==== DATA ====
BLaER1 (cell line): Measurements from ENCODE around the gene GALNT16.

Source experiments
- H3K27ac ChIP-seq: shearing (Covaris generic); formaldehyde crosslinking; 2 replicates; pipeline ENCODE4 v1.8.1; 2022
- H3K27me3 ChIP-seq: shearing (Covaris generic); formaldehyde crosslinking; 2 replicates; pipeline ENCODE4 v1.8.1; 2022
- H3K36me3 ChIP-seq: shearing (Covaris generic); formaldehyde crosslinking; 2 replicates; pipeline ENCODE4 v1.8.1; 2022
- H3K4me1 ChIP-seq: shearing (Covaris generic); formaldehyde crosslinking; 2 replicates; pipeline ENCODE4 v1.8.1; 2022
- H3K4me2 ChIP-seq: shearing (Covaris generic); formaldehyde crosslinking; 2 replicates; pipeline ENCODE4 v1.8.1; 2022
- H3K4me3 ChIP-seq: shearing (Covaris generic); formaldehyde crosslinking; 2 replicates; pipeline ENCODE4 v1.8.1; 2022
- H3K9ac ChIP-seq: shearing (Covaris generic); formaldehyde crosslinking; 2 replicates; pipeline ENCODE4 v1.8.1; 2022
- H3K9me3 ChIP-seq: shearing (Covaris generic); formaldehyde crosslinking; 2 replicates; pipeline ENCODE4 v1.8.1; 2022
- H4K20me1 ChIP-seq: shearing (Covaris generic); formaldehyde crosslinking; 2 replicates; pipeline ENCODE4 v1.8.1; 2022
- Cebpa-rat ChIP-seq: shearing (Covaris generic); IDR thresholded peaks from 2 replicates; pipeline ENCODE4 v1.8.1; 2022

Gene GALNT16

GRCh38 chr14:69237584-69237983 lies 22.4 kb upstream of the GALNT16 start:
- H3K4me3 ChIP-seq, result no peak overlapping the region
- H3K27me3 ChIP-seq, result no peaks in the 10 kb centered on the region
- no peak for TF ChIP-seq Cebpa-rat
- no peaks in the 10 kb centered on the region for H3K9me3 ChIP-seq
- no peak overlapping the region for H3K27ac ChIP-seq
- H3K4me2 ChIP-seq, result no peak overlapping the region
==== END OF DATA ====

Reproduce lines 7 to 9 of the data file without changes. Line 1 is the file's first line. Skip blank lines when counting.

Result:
- H3K4me2 ChIP-seq: shearing (Covaris generic); formaldehyde crosslinking; 2 replicates; pipeline ENCODE4 v1.8.1; 2022
- H3K4me3 ChIP-seq: shearing (Covaris generic); formaldehyde crosslinking; 2 replicates; pipeline ENCODE4 v1.8.1; 2022
- H3K9ac ChIP-seq: shearing (Covaris generic); formaldehyde crosslinking; 2 replicates; pipeline ENCODE4 v1.8.1; 2022